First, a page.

Listing 1


01  ovsdb server /usr/local/etc/ovs vswitchd.conf.db \
02       remote=punix:/usr/local/var/run/openvswitch/db.sock \
03       remote=db:Open_vSwitch,managers \
04       private key=db:SSL,private_key \
05       certificate=db:SSL,certificate \
06       bootstrap ca cert=db:SSL,ca_cert

The next step is to launch the Open vSwitch service:

ovs vswitchd unix:/usr/local/var/U

You can now run the ovs vsctl command to create new switches or add and configure ports. Because most scripts for Xen and KVM rely on the bridge utilities, and on the brctl command to manage the bridge, you will need to start the bridge compatibility daemon. To do this, load the kernel module and then start the service:

modprobe U
  datapath/linux 2.6/brcompat_mod.ko
ovs brcompatd U
     pidfile   detach U
    vANY:console:EMER unix:/usr/U

You can now use the bridge utilities to manage your Open vSwitch:

brctl addbr extern0
brctl addif extern0 eth0

Distribution scripts for creating bridges will work in the normal way. You can also use ovs vsctl to manage the bridge. In fact, you can use both commands at the same time (Listing 2).

Listing 2

Bridge Management

01 [root@kvm1 ~]# brctl show
02 bridge name bridge id           STP enabled interfaces
03 extern0     0000.00304879668c   no          eth0
04                                             vnet0
05 [root@kvm1 ~]# ovs vsctl list ports extern0
06 eth0
07 vnet0

If the brctl show command says it can't find some files in the /sys/ directory, the bridge utilities may be too new (e.g., on RHEL 6). In this case, you might want to downgrade to the latest version of RHEL 5. Up to this point, Open vSwitch has acted exactly like a bridge set up using the bridge utilities. Some additional configuration steps are necessary to use the advanced features. All of the settings in the Open vSwitch configuration database can be handled using the ovs vsctl command.


Open vSwitch can export the NetFlows within the switch. To allow this to happen, you first need to create a new NetFlow probe.

# ovs vsctl create netflow target=U
75545802 675f 45b2 814e 0875921e7ede

Then link the probe with the extern0 bridge:

# ovs vsctl add bridge extern0 netflow U
  75545802 675f 45b2 814e 0875921e7ede

If you previously launched a NetFlow collector (such as Ntop) on port 5000 of a machine with the address of, you can now view the file (Figure 1).

Figure 1: Ntop showing the flows for the bridge.

The configuration settings in the database can be managed using

ovs vsctl list bridge


ovs vsctl list netflow

commands and removed using ovs vsctl destroy ….


In many cases, administrators need to restrict the bandwidth of individual virtual guests, particularly when different customers use the same virtual environment. Different guests receive the performance they pay for, based on their Service Level Agreements.

Open vSwitch gives administrators a fairly simple option for restricting the maximum transmit performance of individual guests. To test this, you should first measure the normal throughput. The iperf tool is useful for doing so. You can launch iperf as a server on one system and as a client on a virtual guest (Listing 3).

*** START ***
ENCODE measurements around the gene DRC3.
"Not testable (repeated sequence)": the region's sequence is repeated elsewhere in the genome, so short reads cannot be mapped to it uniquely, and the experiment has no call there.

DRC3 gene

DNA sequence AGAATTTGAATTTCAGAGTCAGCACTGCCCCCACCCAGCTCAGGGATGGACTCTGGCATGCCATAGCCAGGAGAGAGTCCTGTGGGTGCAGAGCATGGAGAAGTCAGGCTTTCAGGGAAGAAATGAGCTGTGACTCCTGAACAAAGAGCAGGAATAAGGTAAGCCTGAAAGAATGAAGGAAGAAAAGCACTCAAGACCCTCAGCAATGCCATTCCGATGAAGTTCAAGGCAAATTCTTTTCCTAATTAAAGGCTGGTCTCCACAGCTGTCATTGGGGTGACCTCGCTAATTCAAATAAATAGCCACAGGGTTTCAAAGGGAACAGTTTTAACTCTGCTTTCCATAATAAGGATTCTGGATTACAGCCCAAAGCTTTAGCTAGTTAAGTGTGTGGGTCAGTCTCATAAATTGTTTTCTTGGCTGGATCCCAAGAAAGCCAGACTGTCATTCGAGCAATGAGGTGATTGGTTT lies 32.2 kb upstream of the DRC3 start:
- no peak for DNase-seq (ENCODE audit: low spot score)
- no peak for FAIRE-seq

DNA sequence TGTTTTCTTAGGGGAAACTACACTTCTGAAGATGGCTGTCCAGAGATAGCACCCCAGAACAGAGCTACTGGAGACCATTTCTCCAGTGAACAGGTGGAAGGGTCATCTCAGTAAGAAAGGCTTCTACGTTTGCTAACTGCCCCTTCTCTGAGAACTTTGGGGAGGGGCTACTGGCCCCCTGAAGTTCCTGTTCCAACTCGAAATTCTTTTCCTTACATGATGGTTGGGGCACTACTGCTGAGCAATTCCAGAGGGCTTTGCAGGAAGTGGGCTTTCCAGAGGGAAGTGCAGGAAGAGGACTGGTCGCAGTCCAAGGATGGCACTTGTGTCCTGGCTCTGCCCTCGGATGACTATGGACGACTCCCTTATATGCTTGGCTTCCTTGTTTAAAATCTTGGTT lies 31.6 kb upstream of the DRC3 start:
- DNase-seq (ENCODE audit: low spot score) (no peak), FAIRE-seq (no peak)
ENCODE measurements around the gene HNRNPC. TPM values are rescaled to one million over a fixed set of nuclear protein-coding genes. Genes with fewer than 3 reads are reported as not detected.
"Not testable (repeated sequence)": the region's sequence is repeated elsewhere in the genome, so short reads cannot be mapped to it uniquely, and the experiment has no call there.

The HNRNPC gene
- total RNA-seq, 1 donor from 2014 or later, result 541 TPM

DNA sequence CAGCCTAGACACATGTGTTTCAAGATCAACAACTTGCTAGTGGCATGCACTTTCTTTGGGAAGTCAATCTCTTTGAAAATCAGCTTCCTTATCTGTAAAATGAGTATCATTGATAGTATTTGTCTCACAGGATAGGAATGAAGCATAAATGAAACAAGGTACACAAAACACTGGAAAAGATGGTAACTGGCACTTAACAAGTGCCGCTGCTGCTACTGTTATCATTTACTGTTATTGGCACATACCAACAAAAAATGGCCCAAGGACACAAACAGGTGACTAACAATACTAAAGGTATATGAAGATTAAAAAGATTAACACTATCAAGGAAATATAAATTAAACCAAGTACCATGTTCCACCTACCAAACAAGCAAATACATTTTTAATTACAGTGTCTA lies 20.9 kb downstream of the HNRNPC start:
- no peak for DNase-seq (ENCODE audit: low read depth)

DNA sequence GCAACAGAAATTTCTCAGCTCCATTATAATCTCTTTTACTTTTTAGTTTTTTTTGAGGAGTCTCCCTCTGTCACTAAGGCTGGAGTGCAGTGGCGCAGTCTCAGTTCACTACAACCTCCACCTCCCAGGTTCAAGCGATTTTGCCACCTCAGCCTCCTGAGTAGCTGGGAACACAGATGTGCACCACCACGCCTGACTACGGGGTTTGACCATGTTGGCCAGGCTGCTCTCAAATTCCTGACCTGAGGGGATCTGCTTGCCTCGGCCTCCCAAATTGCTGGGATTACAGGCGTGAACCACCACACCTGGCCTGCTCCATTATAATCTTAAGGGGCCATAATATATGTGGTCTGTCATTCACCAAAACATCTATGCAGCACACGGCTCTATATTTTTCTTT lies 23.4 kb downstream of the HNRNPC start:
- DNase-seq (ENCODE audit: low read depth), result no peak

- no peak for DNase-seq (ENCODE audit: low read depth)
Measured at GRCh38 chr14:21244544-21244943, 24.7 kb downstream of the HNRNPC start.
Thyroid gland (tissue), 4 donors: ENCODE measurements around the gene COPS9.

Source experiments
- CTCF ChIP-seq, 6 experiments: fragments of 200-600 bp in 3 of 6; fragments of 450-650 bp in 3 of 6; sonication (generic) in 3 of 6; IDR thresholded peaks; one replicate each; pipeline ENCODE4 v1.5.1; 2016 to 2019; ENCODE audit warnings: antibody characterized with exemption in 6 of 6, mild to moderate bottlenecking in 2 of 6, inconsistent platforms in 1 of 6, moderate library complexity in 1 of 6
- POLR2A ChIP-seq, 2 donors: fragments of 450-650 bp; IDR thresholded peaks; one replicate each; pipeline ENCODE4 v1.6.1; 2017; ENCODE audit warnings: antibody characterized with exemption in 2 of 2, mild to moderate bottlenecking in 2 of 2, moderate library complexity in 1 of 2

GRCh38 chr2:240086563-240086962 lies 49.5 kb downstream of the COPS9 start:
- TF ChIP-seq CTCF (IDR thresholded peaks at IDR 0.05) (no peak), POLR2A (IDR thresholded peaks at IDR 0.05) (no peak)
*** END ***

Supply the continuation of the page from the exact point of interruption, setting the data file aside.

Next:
Listing 3

Performance Measurement

01 ## Server:
02 ## iperf  s
03 ## Client:
04 # iperf  c   t 60
06 Client connecting to, TCP port 5001
07 TCP window size: 16.0 KByte (default)
09 [  3] local port 60654 connected with port 5001
10 [ ID] Interval       Transfer     Bandwidth
11 [  3] 0.0 60.0 sec   5.80 GBytes  830 Mbits/sec

You can now restrict the send performance. Note that the command expects you to enter the send performance in kbps. Besides the send performance, you will also need to specify the burst speed, which should be about a tenth of the send performance. The vnet0 interface in this case in this switch port to which the virtual guest is connected.

# ovs vsctl set Interface vnet0 U
# ovs vsctl set Interface vnet0 U

You can test the results directly using iperf. In this case, the restrictions work (Figure 2).

Figure 2: Using iperf to check the effectiveness of send performance restrictions.

If you are familiar with the tc command and classbased QoS on Linux with various queuing disciplines, you can use this tool in combination with Open vSwitch. The man page provides various examples.


To run an Intrusion Detection System, you need a mirror port on the switch. Again, Open vSwitch gives you this option. To use it, you first need to create the mirror port and then add it to the correct switch. To create a mirror port that receives the traffic from all other ports and mirrors it on vnet0, use the following command:

ovs vsctl create mirror name=mirror U
  select_all=1 output_port=U
   e46e7d4a 2316 407f ab11 4d248cd8fa94

The command

ovs vsctl list port vnet0

discovers the output port ID that you need. The command

# ovs vsctl add bridge extern0 mirrors U
  716462a4 8aac 4b9c aa20 a0844d86f9ef

adds the mirror port to the bridge.